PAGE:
DESCRIPTIONThis example demonstrates how to use datafiles, various sprite drawing routines and flicker-free animation.
Why is the animate() routine coded in that way? As you probably know, VIDEO RAM is much slower than "normal" RAM, so it's advisable to reduce VRAM blits to a minimum. Drawing sprite on the screen (meaning in VRAM) and then clearing a background for it is not very fast. This example uses a different method which is much faster, but require a bit more memory.
First the buffer is cleared (it's a normal BITMAP), then the sprite is drawn on it, and when the drawing is finished this buffer is copied directly to the screen. So the end result is that there is a single VRAM blit instead of blitting/clearing the background and drawing a sprite on it. It's a good method even when you have to restore the background. And of course, it completely removes any flickering effect.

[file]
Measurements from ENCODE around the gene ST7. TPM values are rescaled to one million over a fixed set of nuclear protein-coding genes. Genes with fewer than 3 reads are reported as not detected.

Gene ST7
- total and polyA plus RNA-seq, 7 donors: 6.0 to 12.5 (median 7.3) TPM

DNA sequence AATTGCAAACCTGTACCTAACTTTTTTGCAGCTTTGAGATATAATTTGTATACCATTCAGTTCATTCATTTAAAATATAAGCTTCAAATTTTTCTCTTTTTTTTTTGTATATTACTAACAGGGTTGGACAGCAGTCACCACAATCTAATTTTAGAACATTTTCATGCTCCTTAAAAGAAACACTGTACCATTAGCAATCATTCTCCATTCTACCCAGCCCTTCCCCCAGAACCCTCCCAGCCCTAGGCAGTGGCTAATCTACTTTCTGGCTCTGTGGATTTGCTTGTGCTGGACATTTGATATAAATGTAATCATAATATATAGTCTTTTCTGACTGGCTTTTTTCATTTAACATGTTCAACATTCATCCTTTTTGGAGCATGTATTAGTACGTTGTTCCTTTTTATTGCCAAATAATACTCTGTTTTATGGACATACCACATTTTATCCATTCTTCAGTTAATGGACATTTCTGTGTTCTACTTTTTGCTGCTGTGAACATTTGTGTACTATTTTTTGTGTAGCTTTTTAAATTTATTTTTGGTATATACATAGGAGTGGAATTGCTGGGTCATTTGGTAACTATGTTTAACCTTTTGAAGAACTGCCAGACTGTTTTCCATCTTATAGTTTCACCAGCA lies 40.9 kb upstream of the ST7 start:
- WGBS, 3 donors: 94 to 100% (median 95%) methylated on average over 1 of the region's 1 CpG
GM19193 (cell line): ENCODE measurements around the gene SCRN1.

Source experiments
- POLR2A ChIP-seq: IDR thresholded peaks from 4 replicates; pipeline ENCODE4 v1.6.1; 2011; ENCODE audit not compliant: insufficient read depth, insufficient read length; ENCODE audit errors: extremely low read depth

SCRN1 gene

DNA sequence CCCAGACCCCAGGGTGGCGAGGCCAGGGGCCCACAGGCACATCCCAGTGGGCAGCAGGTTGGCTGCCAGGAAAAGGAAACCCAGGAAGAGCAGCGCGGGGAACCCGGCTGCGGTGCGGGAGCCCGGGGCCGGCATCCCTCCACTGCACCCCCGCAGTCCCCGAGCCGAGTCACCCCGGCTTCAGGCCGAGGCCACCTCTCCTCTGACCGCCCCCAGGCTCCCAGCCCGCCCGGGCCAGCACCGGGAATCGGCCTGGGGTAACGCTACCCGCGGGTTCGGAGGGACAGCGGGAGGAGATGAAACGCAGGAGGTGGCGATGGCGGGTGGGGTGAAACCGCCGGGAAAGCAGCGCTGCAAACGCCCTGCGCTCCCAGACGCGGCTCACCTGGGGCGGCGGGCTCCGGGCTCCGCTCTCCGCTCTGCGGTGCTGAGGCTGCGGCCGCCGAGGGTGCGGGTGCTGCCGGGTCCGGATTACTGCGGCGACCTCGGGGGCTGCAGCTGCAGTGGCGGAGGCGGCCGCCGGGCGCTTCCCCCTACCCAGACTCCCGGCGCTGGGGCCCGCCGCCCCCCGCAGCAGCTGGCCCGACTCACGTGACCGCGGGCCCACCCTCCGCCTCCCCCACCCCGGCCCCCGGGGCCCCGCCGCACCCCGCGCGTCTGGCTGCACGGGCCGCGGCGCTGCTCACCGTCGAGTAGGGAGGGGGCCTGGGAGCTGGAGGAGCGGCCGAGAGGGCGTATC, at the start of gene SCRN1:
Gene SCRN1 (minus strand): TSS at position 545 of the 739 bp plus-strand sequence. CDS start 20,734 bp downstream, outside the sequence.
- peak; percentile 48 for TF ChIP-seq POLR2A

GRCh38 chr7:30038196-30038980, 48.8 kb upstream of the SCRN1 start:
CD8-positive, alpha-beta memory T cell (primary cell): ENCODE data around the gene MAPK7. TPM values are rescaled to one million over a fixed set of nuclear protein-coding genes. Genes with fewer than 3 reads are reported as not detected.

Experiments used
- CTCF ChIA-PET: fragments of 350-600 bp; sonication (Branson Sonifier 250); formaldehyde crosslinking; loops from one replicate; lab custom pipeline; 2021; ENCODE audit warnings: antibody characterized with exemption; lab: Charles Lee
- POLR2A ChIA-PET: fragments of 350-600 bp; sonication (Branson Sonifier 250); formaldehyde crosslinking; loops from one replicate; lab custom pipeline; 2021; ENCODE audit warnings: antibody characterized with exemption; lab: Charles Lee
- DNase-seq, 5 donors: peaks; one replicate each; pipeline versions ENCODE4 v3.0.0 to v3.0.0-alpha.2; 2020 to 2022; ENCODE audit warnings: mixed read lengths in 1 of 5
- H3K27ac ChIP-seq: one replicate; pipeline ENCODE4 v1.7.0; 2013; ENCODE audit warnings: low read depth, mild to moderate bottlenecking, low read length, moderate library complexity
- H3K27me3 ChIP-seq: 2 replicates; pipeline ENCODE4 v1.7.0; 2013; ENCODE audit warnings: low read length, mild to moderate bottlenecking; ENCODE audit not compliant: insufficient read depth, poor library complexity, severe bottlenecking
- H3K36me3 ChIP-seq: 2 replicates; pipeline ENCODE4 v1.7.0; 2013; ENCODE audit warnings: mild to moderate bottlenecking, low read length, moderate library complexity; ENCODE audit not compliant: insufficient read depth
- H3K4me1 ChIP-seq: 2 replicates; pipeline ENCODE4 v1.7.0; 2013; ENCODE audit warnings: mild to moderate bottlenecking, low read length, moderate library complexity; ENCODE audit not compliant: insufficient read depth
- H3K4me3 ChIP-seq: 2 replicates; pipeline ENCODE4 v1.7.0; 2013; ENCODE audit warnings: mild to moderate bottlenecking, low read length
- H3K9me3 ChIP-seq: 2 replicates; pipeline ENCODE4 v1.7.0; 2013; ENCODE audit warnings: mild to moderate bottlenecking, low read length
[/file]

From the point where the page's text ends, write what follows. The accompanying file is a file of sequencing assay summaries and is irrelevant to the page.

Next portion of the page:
When one uses a big (ie. 800x600 background) and draws something on it, it's wise to use a copy of background somewhere in memory and restore background using this "virtual background". When blitting from VRAM in SVGA modes, it's probably, that drawing routines have to switch banks on video card. I think, I don't have to remind how slow is it.
Note that on modern systems, the above isn't true anymore, and you usually get the best performance by caching all your animations in video ram and doing only VRAM->VRAM blits, so there is no more RAM->VRAM transfer at all anymore. And usually, such transfers can run in parallel on the graphics card's processor as well, costing virtually no main cpu time at all. See the exaccel example for an example of this.